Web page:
1. Home /
  2. Resources /
  3. Real-world sustainability analysis of an innovative decentralized water system

Real-world sustainability analysis of an innovative decentralized water system

A study investigating an innovative decentralized water system, combining rainwater harvesting with wastewater reclamation

14 November 2020

Authors: Jian Zang, Manish Kumar, David Werner

This study investigated an innovative decentralized water system which combined rainwater harvesting with wastewater reclamation to generate 39% of the water resources needed for a higher education institution with student and staff accommodation in India. We collected performance data to critically appraise the current water system, design alternatives and water management optimization opportunities. The campus was recently built in a hot, semi-arid region of India with a summer, monsoon and winter season. It represented in a microcosm the vision of leading Indian engineers for a more sustainable urban systems future. We collated the water infrastructure costs, blue and recycled water demands, chemical demands, electricity demands and operational costs over a calendar year. The annual institutional water demand was 379,768 m3, of which 32% was sourced from reclaimed wastewater, and 7% from roof-collected rainwater. Electricity consumption was 0.40 kWh/m3 for drinking water treatment, and 0.62 kWh/m3 for wastewater treatment, in line with median values reported for centralized systems. Rainwater harvesting and wastewater reclamation accounted for 42% of the water infrastructure costs, with a predicted payback period of >250 years through reduced operational costs. Scenario analysis recommended a water system design alternative with wastewater reclamation for ground maintenance only, which was predicted to yield similar environmental benefits, with an infrastructure cost payback period of only 15 years. Scenario analysis also revealed how better water management to address leakage, and more drought-tolerant landscaping, could improve environmental metrics of the current system by up to 52% and reduce operational costs by up to 23%. Reducing high domestic water usage was found to be essential to secure gains achieved with water infrastructure innovations. Rainwater harvesting had high infrastructure costs, and water policy in low- and middle-income countries should instead support wastewater reclamation and best practice in water management.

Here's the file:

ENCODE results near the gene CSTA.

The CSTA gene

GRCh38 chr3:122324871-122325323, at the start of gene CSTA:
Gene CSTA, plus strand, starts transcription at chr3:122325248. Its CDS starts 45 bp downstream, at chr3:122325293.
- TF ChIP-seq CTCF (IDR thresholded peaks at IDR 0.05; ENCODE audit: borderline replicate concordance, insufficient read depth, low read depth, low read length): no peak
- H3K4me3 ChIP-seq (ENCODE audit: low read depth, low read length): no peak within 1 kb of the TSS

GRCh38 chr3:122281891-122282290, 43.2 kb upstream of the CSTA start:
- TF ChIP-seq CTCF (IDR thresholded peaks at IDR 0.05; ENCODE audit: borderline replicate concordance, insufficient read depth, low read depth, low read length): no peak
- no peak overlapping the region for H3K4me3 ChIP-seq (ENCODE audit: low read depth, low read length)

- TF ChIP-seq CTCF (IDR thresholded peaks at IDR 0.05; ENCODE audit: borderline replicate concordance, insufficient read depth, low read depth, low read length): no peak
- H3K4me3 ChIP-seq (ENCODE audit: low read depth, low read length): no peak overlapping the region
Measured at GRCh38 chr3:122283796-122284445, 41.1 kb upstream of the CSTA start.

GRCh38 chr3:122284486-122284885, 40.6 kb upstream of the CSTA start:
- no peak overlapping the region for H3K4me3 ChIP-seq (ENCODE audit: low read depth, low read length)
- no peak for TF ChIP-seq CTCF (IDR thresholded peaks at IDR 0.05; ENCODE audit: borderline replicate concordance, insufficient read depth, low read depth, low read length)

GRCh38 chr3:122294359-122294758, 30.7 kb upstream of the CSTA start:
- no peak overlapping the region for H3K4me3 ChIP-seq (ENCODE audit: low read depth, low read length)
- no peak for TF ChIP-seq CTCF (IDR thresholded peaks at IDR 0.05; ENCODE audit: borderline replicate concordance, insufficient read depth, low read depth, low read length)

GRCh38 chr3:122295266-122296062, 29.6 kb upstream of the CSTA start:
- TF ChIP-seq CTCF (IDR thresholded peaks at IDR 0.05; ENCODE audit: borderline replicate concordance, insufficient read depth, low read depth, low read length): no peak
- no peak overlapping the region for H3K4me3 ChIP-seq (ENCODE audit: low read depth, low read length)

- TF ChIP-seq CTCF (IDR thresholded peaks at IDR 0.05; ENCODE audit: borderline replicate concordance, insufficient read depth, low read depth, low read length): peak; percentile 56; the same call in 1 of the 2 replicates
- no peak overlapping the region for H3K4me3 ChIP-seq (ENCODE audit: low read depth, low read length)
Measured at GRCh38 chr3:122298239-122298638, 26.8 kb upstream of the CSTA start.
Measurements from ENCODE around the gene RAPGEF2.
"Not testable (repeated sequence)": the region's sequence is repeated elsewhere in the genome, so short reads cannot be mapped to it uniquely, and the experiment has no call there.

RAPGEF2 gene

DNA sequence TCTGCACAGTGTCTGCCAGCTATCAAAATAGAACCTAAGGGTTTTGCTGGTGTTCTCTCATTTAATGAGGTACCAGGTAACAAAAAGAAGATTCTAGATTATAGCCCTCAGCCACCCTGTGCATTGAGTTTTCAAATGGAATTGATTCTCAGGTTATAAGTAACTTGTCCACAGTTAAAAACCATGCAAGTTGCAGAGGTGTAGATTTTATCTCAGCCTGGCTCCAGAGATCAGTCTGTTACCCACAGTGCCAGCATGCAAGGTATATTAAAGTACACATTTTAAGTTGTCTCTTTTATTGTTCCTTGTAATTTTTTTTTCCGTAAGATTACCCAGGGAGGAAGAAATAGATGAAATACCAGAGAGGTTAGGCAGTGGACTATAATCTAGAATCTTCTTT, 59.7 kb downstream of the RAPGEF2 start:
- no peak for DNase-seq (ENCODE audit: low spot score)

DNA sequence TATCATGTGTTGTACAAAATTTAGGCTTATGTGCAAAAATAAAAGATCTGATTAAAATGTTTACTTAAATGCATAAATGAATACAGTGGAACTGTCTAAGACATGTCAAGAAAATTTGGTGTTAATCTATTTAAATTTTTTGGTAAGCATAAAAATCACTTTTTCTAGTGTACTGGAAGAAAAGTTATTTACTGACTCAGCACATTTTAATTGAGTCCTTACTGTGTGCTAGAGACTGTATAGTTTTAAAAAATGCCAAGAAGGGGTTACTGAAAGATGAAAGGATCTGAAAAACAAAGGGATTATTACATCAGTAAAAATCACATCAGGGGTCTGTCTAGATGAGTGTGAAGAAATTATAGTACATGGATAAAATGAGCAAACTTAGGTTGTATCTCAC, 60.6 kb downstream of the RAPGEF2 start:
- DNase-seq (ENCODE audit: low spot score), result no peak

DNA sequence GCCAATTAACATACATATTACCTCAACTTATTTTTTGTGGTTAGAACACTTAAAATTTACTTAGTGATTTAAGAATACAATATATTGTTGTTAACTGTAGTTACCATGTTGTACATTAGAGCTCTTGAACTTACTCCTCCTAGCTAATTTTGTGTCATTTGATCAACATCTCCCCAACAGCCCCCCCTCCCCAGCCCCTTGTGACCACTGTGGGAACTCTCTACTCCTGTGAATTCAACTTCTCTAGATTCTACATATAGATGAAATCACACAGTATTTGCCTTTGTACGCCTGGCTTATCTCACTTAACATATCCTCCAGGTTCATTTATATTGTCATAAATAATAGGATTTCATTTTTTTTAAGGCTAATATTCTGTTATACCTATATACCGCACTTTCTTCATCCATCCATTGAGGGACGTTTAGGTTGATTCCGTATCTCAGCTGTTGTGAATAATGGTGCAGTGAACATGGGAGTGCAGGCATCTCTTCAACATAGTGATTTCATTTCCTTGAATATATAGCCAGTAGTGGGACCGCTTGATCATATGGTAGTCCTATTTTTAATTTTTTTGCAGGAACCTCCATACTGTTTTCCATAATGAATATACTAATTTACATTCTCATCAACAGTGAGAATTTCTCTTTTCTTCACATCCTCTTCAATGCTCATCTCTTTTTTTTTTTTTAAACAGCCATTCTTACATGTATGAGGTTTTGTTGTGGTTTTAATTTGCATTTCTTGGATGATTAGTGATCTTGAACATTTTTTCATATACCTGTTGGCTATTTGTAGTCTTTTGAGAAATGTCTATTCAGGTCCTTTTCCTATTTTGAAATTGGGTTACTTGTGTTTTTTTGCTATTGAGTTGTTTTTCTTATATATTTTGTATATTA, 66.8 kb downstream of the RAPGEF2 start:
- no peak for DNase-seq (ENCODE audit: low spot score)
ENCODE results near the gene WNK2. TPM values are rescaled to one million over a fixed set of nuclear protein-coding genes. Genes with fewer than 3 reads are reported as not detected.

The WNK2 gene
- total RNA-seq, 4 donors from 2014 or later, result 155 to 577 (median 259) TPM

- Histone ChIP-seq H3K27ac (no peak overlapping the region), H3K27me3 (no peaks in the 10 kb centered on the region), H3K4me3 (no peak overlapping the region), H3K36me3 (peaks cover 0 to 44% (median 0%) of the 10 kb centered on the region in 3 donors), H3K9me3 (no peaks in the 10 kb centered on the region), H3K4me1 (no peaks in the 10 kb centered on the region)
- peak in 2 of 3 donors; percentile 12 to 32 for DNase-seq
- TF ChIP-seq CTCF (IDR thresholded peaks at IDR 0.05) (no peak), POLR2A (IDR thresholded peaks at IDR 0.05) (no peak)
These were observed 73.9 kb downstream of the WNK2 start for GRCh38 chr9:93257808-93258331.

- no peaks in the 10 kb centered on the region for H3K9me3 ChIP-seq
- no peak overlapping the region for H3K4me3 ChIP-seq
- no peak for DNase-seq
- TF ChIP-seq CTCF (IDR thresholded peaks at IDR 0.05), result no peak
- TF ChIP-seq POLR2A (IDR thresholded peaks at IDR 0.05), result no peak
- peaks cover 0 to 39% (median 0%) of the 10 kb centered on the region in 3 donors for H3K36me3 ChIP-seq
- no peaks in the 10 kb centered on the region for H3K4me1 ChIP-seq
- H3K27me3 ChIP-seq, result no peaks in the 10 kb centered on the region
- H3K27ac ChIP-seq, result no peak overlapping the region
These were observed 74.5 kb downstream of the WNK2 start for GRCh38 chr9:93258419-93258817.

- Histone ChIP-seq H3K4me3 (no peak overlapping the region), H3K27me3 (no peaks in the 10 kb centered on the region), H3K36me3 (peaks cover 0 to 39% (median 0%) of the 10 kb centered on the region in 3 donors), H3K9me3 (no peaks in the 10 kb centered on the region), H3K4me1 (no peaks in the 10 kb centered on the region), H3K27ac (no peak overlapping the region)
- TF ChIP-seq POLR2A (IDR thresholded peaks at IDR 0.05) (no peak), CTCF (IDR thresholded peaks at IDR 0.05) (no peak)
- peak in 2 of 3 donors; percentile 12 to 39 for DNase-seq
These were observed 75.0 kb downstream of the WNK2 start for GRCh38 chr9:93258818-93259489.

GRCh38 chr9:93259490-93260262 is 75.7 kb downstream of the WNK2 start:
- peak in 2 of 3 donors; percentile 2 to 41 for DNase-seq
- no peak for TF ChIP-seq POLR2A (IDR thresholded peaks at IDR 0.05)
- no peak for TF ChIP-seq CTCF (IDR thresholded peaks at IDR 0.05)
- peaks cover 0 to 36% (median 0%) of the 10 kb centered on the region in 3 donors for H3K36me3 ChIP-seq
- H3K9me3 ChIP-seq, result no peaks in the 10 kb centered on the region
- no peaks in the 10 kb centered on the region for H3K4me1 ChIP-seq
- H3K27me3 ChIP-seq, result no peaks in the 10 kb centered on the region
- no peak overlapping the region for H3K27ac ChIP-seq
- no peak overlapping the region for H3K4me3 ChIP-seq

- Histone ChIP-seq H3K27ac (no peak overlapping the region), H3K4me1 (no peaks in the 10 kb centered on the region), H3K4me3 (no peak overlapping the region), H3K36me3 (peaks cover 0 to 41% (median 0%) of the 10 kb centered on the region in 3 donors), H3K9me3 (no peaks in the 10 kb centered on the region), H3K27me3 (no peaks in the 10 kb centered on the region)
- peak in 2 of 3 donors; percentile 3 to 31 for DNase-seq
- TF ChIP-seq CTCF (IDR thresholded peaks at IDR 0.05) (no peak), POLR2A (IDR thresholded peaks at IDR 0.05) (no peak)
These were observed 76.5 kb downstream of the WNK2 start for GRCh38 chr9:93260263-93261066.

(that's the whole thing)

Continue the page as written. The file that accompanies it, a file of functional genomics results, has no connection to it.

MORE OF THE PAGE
Read paper
This website uses cookies to ensure you get the best experience on our website.